All in all, I’m calling it a successful trip: I got four out of six sites surveyed. This leaves about five sites on my list unphotographed. Join me for my next photographing adventure, which will include some buildings at Ramapo College, some at Felician College and the Mahwah Police Station. Stay tuned for more Modern New Jersey!
PRESERVATION NEW JERSEY SETTING STRATEGIC PLAN
Contact: John D.S. Hatch, AIA, Preservation New Jersey Immediate Past President – (609) 883-8383
March 24, 2011 – The Board of Directors of Preservation New Jersey (PNJ) regrets to announce the departure of its Executive Director, Ron Emrich. PNJ is undergoing a financial restructuring and is undertaking a strategic planning process to position PNJ for future growth and increased impact.
Ron Emrich, who has served as PNJ’s Executive Director since 2003, will continue his duties through March 31, 2011.
“Preservation NJ will continue to offer advice and preservation support as it has for the past 32 years,” said PNJ President Mary-Anna Holden. “Ron Emrich has been an invaluable leader whose experience has added greatly to the organization’s national reputation in addition to its traditional state-wide role.”
“As the recession has challenged many other non-profit organizations, PNJ has not been able to escape a similar circumstance. The Board is developing a five-year strategic plan that will continue its successful brands – the Building Industry Network, the 10 Most Endangered Places annual listing; PNJNet; the Preservation Blog; CAMP (an assistance mentoring program for historic preservation commissions and planning and zoning board officials) – while reinventing itself to more productively utilize Senior Programs Director Stephanie Cherry-Farmer’s skills, and capitalize on the talents and expertise of its current and former boards of directors,” Mrs. Holden continued.
“As the only state-wide non-profit promoting historic preservation, we rely upon individual and corporate-giving generosity for our existence and will be examining long-term sustainability and growth of the organization as part of the strategic planning process.”
a guest post by Michael Hirsch, PNJ member and Board Member, Wildwood’s Doo Wop Preservation League.
The National Trust for Historic Preservation‘s Historic Hotels of America program has listed two New Jersey properties for 2011, including the first motel ever to make the list. The Caribbean Motel in Wildwood Crest joins the ranks of over 235 lodging establishments recognized by the Historic Hotels of America Association for their commitment to preserving and maintaining their historic integrity, architecture and ambiance. This prestigious designation will further encourage preservation of the Doo Wop motels of the Wildwoods and the culture of the 1950’s and ‘60’s that these kitschy beach motels symbolize to so many people.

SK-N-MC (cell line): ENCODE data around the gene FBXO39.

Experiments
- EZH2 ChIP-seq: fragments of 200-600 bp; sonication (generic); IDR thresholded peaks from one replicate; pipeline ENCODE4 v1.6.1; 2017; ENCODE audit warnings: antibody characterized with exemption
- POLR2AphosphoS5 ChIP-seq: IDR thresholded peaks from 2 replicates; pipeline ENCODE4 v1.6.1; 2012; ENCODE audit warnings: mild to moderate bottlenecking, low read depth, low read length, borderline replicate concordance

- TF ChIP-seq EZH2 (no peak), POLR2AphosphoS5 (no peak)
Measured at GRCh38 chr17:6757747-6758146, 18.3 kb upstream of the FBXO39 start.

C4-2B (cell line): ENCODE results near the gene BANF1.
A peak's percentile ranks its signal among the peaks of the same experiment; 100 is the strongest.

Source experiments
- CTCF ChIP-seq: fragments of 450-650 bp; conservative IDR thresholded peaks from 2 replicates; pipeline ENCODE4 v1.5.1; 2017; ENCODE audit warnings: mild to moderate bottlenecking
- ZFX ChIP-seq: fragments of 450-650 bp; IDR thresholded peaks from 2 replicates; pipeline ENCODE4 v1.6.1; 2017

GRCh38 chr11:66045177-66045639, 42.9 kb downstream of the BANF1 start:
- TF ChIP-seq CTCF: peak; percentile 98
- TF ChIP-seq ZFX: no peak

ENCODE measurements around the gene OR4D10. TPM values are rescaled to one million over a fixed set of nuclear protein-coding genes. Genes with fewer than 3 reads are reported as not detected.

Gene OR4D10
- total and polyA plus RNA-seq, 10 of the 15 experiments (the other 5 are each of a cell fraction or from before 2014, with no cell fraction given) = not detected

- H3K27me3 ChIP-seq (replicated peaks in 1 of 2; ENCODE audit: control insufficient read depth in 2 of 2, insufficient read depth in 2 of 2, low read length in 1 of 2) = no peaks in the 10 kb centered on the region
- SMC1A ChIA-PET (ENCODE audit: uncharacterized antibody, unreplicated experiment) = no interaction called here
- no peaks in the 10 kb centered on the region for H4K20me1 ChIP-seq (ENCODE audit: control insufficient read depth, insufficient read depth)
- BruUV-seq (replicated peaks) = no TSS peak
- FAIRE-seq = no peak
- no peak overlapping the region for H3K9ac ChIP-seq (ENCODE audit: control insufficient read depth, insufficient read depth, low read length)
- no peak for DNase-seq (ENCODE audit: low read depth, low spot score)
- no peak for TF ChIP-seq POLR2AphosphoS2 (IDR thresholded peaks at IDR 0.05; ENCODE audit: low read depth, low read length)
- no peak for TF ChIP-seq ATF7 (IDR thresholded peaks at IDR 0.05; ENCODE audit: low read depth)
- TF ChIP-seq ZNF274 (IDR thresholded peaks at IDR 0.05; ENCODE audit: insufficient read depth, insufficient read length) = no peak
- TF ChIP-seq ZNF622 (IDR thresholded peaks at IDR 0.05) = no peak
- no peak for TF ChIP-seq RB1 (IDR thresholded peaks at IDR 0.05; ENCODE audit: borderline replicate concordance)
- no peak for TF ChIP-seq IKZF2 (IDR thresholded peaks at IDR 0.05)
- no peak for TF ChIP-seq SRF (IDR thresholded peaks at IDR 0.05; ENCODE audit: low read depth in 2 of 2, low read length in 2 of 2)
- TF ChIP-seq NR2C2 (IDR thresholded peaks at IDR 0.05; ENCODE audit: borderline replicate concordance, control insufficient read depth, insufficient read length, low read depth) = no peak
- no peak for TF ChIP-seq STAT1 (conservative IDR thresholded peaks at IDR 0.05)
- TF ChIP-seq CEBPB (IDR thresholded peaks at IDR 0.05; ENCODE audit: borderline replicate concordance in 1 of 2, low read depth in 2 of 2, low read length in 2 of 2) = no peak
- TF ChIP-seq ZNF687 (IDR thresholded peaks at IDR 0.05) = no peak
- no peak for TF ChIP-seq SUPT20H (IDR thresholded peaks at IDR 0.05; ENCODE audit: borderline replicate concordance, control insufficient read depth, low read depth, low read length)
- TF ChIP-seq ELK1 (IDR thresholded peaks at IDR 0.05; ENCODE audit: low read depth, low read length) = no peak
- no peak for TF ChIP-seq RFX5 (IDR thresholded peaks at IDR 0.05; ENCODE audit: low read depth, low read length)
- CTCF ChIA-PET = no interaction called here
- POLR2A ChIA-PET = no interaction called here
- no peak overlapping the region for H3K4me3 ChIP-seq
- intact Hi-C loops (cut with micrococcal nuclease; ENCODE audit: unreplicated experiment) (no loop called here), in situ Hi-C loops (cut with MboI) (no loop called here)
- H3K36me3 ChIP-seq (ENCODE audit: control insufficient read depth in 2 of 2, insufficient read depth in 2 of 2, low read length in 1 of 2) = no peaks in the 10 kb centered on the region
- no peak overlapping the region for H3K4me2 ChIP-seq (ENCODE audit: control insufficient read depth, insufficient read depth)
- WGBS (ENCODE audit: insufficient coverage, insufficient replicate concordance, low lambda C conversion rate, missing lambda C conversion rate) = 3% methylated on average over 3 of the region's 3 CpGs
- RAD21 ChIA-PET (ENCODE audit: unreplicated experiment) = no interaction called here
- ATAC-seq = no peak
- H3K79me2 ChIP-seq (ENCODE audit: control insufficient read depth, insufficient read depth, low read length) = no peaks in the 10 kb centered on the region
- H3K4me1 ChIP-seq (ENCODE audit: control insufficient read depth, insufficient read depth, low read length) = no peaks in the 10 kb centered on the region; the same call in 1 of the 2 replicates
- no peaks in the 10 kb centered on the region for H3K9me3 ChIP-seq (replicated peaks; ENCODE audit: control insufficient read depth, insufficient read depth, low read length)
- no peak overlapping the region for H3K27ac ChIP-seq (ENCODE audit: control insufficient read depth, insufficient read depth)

To be selected for this prestigious program, a hotel must be at least 50 years old, listed in or eligible for the National Register of Historic Places or recognized as having historic significance.
Cape May County now has two properties listed; in addition to the Caribbean Motel, The Chalfonte Hotel in Cape May was also selected for inclusion in 2011. The Chalfonte Hotel and the Caribbean Motel are ideal examples of the diversity encompassed in this list and in New Jersey’s historic resources: The Chalfonte was built in 1876, and because of its location south of the Mason-Dixon Line, honors its Confederate past with southern-style hospitality. The Caribbean Motel was built in 1957 and features the very first plastic-palm tree in The Wildwoods, a helical -cantilevered ramp, and angled-jalousie windows.
(CHECK IT OUT: Want to see the Caribbean Motel up close and personal? Join PNJ for our upcoming Doo Wop Mid-Century Marvel experience!)
For more information on the Historic Hotels of America Association, visit their website. Next time your planning a vacation, remember to check out Historic Hotels of America for lodging with a “sense of place!”
Stating that it was part of politics in Trenton as usual, the governor vetoed the just-passed historic tax credit bill today. More information, including we hope a stated reason for its veto, as details become available.